The United States and its European partners on Thursday made a fresh appeal for European banks and businesses to invest in Iran now that most of the sanctions against the Islamic Republic have been lifted.
Following a meeting in Brussels between Secretary of State John Kerry, European Union foreign policy chief Federica Mogherini and their counterparts from France, Germany and the UK, the governments pledged to provide more information and assistance to encourage companies to resume business ties with Tehran, The Wall Street Journal reported.
“We will not stand in the way of permitted business activity with Iran and we will not stand in the way of international firms or financial institutions’ engaging with Iran, as long as they follow all applicable laws,” they said in a joint statement quoted by the newspaper.
Most international economic, financial and energy sanctions on Iran were lifted in mid-January 2016, when the nuclear agreement took effect.
The lifting of the sanctions came even though Kerry admitted that a good portion of the massive funds released to Iran will go to terror.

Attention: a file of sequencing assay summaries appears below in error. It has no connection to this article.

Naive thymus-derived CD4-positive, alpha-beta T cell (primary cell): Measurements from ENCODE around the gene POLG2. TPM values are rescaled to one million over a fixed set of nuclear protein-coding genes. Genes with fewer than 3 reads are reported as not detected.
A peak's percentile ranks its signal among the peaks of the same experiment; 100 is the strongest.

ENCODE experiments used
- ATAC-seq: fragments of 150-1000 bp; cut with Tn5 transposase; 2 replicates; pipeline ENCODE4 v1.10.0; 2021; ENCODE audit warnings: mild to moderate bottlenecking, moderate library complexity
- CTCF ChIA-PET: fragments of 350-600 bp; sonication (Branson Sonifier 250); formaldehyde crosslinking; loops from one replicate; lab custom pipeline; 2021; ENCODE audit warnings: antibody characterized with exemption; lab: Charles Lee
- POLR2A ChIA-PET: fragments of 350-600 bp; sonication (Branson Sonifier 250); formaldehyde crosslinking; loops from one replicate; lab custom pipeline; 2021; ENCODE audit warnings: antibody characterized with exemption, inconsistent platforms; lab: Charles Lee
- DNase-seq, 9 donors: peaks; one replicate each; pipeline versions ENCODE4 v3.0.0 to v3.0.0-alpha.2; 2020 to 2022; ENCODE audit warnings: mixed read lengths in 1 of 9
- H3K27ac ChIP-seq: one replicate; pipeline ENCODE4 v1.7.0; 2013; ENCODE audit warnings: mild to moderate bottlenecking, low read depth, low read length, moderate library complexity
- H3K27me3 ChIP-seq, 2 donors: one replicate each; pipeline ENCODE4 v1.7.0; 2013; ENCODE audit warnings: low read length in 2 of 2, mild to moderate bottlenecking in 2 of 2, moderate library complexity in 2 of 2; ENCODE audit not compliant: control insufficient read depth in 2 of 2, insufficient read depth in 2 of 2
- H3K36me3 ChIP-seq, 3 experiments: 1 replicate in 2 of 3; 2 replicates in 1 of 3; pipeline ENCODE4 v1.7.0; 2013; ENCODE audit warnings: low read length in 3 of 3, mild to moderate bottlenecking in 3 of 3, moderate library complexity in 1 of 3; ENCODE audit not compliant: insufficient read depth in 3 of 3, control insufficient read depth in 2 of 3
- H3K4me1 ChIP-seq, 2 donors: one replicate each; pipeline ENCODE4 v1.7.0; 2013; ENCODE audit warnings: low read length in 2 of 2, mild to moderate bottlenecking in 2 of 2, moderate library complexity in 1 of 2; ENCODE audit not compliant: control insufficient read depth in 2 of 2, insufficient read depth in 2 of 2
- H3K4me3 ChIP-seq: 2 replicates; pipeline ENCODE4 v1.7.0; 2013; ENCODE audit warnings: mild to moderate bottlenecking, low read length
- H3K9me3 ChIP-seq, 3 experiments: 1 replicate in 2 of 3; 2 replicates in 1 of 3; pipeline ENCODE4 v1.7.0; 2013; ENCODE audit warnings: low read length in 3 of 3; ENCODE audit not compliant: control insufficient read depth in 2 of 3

While the sanctions were lifted, foreign firms—especially European banks—have been reluctant to start or resume business in Iran because of the risk that they will run afoul of continued U.S. sanctions on Iran.
As a result of the nuclear deal, Washington suspended a broad range of measures that targeted foreign firms for engaging with Iran but kept in place most of the “primary sanctions”—restrictions preventing U.S. firms from doing business in Iran.
Those sanctions include a ban on dollar-denominated transactions, though recent reports said that the Obama administration is considering easing those restrictions.
Iran claims the U.S. hasn’t done enough to encourage banks to do business with Iran. Several European banks paid huge fines in recent years for breaching U.S. sanctions.
Thursday’s meeting is the latest effort to tackle the problem, according to The Wall Street Journal. Kerry has discussed the issue with Iranian Foreign Minister Javad Zarif and last week he sat down with UK Foreign Secretary Philip Hammond and the heads of some of Europe’s biggest banks in London to address firms’ concerns.
In Thursday’s statement, the newspaper noted, the governments said the EU and its member states were exploring various areas of cooperation with Iran, including the use of exports credits to boost trade, project financing and investment in Iran.
They also said that in addition to the guidance already given to firms, they will provide more information as needed.
“We understand that firms may continue to have specific sanctions-related questions or concerns about doing business in Iran, and we stand ready to provide expeditious clarifications,” they said, adding, “We encourage firms to approach our governments to address remaining questions, rather than forgo opportunities due to misperceptions or lack of information.”